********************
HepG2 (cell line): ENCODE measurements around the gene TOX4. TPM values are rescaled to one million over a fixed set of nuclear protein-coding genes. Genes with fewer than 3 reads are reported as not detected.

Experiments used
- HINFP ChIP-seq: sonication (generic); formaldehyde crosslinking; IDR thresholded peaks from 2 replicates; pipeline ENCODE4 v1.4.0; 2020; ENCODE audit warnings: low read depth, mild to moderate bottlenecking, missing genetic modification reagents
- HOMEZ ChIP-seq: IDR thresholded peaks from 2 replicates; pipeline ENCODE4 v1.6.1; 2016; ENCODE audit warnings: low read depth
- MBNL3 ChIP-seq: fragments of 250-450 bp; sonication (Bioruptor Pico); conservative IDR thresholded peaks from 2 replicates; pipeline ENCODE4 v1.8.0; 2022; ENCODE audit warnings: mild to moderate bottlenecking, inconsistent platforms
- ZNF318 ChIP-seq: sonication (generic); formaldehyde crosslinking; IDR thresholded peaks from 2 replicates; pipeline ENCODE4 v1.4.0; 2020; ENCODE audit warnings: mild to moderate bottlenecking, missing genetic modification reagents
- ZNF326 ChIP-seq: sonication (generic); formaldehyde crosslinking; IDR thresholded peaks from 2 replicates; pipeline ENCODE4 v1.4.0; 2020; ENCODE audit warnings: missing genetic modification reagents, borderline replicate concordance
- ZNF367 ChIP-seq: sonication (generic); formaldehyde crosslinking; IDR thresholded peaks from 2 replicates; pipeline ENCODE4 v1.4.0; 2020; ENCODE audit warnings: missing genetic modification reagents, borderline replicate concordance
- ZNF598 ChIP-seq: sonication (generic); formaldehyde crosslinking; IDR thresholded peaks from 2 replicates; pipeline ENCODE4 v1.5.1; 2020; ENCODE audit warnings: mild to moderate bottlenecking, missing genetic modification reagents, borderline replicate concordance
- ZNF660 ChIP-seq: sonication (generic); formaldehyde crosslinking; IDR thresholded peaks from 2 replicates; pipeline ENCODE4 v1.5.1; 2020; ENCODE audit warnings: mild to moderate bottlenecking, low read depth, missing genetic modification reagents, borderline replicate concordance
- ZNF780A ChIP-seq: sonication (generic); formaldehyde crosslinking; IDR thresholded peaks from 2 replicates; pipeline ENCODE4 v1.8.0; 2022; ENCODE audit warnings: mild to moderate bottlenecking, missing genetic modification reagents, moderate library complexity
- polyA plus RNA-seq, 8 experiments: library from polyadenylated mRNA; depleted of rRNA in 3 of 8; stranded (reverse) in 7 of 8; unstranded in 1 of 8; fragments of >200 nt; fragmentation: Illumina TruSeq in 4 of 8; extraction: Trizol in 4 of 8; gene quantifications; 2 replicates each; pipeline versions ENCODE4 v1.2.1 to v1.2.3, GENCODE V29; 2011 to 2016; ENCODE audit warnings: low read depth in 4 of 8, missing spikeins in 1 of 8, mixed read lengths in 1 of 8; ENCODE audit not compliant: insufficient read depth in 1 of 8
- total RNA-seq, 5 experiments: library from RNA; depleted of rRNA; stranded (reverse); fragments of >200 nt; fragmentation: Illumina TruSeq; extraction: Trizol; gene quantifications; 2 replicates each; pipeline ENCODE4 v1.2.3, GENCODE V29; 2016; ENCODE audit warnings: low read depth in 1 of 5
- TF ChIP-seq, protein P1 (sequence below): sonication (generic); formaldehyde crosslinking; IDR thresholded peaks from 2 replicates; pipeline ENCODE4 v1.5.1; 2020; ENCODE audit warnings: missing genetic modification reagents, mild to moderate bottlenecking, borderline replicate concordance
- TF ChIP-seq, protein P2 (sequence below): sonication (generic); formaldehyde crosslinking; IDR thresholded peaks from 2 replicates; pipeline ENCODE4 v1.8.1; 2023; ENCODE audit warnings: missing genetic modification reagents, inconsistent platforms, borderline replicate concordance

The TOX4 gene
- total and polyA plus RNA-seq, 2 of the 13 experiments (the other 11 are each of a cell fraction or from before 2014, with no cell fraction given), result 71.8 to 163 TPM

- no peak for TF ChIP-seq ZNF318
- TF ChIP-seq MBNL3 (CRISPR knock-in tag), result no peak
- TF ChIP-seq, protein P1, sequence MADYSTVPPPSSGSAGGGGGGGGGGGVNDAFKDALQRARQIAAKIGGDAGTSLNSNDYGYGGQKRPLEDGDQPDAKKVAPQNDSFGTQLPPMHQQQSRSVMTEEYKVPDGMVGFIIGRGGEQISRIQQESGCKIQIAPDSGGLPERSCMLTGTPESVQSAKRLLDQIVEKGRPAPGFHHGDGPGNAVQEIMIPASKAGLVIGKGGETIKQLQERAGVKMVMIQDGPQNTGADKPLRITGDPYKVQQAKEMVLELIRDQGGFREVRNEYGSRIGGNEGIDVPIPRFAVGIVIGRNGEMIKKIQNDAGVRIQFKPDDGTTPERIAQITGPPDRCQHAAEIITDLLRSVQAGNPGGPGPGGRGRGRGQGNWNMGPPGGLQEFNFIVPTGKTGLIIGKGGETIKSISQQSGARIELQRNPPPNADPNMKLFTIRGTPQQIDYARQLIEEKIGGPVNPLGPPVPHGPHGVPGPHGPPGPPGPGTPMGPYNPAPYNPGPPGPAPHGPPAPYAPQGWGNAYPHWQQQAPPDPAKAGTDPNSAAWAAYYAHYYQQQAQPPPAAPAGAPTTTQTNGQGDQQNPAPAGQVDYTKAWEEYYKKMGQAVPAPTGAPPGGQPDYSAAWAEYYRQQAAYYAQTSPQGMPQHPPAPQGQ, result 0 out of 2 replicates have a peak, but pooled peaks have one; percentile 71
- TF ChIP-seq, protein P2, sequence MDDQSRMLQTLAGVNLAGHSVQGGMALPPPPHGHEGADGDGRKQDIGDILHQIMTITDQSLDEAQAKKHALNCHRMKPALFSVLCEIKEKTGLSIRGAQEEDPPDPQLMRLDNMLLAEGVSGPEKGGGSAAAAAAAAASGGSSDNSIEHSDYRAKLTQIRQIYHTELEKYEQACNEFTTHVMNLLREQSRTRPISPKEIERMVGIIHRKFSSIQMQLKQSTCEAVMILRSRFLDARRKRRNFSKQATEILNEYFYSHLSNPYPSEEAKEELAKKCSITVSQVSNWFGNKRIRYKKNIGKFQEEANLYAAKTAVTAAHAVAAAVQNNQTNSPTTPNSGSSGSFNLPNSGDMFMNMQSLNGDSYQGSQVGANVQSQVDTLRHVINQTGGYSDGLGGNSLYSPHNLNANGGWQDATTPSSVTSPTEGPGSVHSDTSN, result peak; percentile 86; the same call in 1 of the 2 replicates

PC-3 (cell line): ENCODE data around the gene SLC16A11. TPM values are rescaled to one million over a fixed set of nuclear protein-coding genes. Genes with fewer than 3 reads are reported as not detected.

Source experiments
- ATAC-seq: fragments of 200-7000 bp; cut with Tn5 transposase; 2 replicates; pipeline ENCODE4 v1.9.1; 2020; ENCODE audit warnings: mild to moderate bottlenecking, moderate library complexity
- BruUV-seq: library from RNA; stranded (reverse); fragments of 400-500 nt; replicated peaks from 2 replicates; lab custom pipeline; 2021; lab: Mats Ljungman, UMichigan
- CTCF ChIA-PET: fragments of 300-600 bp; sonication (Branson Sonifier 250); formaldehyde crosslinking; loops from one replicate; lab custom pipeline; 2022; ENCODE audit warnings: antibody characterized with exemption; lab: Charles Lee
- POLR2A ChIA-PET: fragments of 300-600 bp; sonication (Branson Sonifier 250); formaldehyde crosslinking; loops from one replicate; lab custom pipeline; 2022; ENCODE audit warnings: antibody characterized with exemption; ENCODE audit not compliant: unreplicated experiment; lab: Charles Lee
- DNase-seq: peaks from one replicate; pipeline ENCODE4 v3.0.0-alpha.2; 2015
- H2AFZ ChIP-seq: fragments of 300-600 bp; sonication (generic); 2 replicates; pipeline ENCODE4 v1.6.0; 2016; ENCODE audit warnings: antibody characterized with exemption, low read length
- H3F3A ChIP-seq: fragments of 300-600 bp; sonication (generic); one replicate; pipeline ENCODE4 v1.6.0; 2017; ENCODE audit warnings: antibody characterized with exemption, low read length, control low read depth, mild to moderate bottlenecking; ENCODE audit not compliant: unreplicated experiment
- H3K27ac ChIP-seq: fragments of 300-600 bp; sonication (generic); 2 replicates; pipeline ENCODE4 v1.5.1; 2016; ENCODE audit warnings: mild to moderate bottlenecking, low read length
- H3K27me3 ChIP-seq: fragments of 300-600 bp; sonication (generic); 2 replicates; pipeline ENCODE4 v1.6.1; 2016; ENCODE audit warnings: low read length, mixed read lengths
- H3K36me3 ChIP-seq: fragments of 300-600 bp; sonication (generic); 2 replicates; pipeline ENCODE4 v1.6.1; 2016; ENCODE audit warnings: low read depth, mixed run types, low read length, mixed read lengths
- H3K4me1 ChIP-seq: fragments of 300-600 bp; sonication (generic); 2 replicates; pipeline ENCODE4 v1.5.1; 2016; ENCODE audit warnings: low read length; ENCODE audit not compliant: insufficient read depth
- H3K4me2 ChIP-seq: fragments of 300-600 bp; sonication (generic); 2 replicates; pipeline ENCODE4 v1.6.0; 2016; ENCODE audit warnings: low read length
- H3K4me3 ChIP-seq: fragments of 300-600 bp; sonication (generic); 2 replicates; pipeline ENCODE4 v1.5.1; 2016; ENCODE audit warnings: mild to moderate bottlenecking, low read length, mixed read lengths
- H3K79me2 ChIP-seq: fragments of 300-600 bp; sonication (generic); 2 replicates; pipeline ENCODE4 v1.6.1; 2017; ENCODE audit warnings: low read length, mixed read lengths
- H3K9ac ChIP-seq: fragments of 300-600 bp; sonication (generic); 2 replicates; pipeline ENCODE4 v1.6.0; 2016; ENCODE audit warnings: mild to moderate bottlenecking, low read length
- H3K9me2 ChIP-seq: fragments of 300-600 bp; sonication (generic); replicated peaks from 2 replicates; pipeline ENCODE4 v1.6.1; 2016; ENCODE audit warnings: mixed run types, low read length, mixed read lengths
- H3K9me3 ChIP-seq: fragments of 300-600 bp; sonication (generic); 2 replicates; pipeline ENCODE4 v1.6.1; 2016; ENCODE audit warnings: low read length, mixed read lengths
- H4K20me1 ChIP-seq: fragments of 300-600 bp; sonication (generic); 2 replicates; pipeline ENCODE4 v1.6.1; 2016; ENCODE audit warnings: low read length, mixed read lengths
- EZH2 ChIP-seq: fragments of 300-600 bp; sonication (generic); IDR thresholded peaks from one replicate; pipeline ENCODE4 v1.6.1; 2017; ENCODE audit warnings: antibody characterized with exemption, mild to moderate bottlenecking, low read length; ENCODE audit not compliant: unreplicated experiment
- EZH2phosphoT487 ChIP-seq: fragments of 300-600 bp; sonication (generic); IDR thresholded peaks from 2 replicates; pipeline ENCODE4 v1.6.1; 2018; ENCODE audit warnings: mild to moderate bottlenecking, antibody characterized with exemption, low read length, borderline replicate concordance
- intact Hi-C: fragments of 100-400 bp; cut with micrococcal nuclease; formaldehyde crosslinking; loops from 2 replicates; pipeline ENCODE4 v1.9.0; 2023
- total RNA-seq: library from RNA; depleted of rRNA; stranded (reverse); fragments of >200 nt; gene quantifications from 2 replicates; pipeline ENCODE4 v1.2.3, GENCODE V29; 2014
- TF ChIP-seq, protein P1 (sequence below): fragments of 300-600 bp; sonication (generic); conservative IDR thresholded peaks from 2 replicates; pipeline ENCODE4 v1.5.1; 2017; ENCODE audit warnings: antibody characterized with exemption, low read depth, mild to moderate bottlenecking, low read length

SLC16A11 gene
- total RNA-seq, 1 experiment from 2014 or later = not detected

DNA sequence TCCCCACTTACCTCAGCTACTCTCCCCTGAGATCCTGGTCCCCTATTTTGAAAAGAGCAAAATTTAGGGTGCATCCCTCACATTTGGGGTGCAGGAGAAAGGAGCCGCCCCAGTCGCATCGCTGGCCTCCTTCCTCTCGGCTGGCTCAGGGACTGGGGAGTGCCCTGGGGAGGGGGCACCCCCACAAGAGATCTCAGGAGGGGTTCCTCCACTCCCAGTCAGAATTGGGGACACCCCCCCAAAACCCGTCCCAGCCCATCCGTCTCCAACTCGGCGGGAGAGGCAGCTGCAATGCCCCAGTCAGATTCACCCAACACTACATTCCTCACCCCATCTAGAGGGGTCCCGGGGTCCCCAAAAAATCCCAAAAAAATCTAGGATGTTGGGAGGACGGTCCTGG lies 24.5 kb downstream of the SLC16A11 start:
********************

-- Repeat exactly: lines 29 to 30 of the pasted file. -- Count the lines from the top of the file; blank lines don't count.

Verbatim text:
- H2AFZ ChIP-seq: fragments of 300-600 bp; sonication (generic); 2 replicates; pipeline ENCODE4 v1.6.0; 2016; ENCODE audit warnings: antibody characterized with exemption, low read length
- H3F3A ChIP-seq: fragments of 300-600 bp; sonication (generic); one replicate; pipeline ENCODE4 v1.6.0; 2017; ENCODE audit warnings: antibody characterized with exemption, low read length, control low read depth, mild to moderate bottlenecking; ENCODE audit not compliant: unreplicated experiment